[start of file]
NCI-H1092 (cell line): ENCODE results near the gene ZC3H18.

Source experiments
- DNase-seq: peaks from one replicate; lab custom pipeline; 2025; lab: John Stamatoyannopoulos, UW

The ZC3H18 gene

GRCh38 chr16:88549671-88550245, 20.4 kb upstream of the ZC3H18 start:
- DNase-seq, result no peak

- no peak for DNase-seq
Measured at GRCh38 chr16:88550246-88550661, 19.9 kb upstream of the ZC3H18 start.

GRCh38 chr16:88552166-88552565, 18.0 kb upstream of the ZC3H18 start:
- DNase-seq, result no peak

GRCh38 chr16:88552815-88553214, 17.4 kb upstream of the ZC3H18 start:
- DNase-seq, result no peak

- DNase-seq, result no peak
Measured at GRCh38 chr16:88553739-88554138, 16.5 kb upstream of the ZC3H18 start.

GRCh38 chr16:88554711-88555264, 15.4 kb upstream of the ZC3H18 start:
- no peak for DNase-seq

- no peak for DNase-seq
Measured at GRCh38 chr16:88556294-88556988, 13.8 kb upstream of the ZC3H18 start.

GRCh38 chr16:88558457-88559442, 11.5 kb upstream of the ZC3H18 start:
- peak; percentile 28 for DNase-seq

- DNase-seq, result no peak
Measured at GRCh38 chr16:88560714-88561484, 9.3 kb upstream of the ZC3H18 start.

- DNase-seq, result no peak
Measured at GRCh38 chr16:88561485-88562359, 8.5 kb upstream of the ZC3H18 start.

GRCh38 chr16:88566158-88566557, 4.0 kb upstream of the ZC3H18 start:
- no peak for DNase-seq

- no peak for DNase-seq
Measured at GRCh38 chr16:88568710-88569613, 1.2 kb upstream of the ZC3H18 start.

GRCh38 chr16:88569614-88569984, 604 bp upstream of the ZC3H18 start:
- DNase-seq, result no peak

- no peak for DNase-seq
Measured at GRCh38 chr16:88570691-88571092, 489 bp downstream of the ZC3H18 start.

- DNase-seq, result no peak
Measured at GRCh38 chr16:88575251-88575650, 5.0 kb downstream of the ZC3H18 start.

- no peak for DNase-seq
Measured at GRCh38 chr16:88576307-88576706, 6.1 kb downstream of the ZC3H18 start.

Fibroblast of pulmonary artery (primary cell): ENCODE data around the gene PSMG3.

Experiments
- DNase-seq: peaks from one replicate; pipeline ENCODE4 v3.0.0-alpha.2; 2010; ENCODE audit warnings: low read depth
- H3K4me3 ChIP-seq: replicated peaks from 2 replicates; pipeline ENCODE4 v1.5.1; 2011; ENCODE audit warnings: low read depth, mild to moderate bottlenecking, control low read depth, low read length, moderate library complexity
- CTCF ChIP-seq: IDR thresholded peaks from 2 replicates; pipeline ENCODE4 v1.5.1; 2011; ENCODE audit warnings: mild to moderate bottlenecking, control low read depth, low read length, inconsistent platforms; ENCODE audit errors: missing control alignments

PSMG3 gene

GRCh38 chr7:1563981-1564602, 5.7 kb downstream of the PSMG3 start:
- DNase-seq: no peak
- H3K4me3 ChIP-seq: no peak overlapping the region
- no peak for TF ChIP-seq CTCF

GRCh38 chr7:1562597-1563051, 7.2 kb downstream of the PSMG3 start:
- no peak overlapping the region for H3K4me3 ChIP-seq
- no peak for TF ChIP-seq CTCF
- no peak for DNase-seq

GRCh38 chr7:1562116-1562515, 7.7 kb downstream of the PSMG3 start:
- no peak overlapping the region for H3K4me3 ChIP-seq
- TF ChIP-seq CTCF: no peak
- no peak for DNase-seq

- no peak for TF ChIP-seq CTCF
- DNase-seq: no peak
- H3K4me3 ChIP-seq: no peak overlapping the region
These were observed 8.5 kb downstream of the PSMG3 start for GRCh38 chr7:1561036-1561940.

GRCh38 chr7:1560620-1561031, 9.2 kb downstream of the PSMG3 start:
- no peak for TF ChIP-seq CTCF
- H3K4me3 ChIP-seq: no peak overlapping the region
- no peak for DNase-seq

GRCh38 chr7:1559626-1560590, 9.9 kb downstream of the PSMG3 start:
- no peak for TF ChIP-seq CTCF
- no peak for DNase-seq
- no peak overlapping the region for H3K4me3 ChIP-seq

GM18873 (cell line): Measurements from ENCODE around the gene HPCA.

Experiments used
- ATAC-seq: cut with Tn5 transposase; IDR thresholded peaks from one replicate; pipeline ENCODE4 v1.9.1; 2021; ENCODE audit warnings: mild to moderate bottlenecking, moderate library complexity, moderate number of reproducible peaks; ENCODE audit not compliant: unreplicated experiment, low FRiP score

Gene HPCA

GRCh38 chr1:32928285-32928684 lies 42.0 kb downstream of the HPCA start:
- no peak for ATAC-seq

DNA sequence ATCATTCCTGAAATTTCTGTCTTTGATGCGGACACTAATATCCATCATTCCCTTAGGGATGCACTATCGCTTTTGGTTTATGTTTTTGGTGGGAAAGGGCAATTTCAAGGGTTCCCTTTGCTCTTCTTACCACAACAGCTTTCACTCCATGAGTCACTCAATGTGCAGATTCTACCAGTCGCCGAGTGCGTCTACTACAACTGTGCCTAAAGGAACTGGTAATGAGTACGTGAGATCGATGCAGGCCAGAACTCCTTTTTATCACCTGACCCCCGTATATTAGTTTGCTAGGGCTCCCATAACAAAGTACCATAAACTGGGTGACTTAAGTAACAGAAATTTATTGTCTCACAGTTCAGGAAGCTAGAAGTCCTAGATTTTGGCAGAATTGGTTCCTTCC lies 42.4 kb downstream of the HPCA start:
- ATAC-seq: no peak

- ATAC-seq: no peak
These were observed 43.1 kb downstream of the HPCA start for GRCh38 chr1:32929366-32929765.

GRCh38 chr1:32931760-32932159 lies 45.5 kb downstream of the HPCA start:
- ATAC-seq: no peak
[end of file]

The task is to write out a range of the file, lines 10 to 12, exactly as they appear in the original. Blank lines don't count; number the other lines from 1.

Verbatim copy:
- DNase-seq, result no peak

GRCh38 chr16:88552815-88553214, 17.4 kb upstream of the ZC3H18 start:
- DNase-seq, result no peak